How do chameleons change colour?
The secret behind colour change in chameleons revealed
Chameleons are famous for their ability to change colour instantly. This ability of chameleons made it one of the most interesting reptiles in the world. Many animals including vertebrates and invertebrates have the ability to rapidly change colour. Colour change in animals is usually attributed to camouflage and communication.
In many invertebrates like squid, colour is changed with the help of pigment containing cells called chromatophores. Chameleons colour change was also attributed with accumulation or dispersion of pigments in chromatophores. But a recent study  has revealed the secrets behind chameleon’s colour change. The study reveals that colour change is by the action of a set of nano crystals inside dermal cells.
[caption id="attachment_763" align="alignnone" width="1440"] Male panther chameleon changed color, from green to yellow. Its red markings also became more vibrant.[/caption]
The study utilised Panther chameleon (Furcifer pardalis), with dynamic colour changing ability for identifying the mechanism responsible. They found two multi layers of morphologically different types of iridophores in chameleon’s skin. Iridophores are chromatophores with guanine crystals inside them, which have the ability to reflect light. Upper layer of iridophores (S-iridophores, superficial) are responsible for rapid structural colour change while the deeper cells (D-iridophores, deep) simply reflects light mainly in the near-infrared range.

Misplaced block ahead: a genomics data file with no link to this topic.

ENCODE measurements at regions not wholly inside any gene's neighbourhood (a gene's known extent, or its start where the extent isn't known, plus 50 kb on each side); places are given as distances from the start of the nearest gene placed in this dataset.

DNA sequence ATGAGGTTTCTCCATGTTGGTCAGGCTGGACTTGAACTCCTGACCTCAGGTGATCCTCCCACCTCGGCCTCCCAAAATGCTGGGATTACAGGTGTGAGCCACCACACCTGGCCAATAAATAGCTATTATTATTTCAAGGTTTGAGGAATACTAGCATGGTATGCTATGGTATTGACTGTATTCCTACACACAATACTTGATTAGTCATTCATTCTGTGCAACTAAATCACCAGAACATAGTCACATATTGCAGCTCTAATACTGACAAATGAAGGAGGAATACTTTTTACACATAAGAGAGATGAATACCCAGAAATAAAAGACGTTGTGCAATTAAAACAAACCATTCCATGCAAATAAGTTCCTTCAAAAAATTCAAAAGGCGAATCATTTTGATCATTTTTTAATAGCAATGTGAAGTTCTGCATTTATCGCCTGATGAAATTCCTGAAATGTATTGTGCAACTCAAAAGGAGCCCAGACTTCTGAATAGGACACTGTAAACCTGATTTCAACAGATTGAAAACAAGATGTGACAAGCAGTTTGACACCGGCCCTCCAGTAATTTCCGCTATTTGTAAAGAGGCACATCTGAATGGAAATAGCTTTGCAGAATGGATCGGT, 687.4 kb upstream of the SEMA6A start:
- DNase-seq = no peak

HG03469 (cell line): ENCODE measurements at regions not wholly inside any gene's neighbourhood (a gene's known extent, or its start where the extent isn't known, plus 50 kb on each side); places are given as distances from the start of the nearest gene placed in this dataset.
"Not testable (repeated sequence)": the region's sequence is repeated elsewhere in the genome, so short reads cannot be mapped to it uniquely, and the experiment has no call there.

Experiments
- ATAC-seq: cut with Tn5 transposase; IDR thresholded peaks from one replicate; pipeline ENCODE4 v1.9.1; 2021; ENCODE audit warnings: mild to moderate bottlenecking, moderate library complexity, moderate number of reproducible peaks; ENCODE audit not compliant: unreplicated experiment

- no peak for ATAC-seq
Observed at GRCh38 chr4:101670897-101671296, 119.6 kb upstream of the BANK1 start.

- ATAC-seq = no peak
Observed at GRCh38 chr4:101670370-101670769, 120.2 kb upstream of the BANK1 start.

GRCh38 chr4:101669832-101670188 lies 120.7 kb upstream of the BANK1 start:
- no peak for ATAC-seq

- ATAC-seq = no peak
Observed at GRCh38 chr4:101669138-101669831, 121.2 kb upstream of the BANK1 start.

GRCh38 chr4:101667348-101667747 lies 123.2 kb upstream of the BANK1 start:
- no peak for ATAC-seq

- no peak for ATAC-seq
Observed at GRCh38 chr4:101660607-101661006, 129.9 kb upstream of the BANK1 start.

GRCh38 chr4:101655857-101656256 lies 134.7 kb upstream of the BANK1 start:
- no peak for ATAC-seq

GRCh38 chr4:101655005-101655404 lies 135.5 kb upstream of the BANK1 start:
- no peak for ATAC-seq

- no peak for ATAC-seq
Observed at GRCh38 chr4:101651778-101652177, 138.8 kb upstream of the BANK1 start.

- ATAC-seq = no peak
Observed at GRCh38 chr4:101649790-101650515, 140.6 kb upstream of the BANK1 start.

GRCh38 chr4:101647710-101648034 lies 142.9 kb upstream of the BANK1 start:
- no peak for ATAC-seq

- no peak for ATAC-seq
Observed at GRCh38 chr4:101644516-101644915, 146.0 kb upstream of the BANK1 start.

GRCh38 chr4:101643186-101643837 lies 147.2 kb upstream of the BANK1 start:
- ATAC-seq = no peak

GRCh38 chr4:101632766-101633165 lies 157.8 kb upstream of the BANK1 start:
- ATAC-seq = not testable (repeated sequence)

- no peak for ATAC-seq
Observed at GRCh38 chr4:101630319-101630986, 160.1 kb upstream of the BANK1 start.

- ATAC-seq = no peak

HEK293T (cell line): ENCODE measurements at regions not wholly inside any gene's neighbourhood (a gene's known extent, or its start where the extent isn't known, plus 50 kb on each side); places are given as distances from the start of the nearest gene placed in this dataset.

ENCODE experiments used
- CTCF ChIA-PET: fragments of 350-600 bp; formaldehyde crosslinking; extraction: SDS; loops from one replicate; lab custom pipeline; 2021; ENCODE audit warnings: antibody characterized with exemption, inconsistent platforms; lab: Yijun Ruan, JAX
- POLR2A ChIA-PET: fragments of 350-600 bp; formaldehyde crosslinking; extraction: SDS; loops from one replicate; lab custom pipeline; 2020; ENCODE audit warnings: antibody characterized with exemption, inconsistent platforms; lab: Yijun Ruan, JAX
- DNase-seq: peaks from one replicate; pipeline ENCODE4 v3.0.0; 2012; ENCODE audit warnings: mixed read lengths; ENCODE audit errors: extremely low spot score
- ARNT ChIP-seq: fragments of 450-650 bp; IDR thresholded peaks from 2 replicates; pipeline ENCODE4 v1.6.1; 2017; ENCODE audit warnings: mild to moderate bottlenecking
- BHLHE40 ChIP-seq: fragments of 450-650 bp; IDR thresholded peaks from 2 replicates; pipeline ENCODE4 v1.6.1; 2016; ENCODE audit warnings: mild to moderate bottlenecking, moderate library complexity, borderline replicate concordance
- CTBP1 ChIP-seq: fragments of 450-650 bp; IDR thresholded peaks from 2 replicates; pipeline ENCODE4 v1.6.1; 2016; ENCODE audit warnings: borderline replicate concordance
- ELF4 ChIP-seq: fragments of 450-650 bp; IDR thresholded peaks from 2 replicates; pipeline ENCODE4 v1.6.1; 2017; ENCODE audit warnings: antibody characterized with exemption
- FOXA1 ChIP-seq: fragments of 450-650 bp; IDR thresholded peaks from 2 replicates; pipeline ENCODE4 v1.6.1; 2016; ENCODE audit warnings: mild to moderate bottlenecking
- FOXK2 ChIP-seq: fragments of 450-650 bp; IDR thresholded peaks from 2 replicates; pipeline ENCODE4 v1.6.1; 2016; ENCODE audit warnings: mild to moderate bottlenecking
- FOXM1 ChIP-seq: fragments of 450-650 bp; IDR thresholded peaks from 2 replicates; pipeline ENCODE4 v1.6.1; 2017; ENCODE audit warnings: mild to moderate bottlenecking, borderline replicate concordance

[caption id="attachment_764" align="alignleft" width="758"] TEM images of iridophores in male panther chameleons. Guanine crystals can be seen in relaxed and excited stages.[/caption]
Guanine nano-crystals are arranged in a lattice in iridophores. The spacing of these crystals in the lattice determines wavelength of reflected light and thus the colour of the cell. When the animal is resting, the crystals were organised in a dense network and reflected light in blue wavelengths. During excitation, the nano-crystal lattice was loosened and light was reflected in yellow and red ranges. But in the lower layer, iridophores just reflected the light in near infrared ranges. This can be attributed as an adaption to stay cool as these chameleons live in bright sun.
Scientists studied colour change by filming them using high resolution videos and by Electron microscopy. Finally, they tested the theory by subjecting the iridophores to varying concentrations. This causes the cells to shrink or swell also changing the arrangement of nano-crystals. This resulted in the colour change of cells.
But the interesting fact is that, only males do effectively change colours. Colour change is activated when they see a rival male or an attractive female. Females and young ones have a reduced upper layer of iridophores, which attributes for their dull colour.
Teyssier J., Saenko S.V., van der Marel D., Milinkovitch M.C., Photonic crystals cause active colour change in chameleons, Nature Communications 2015, 6, 6368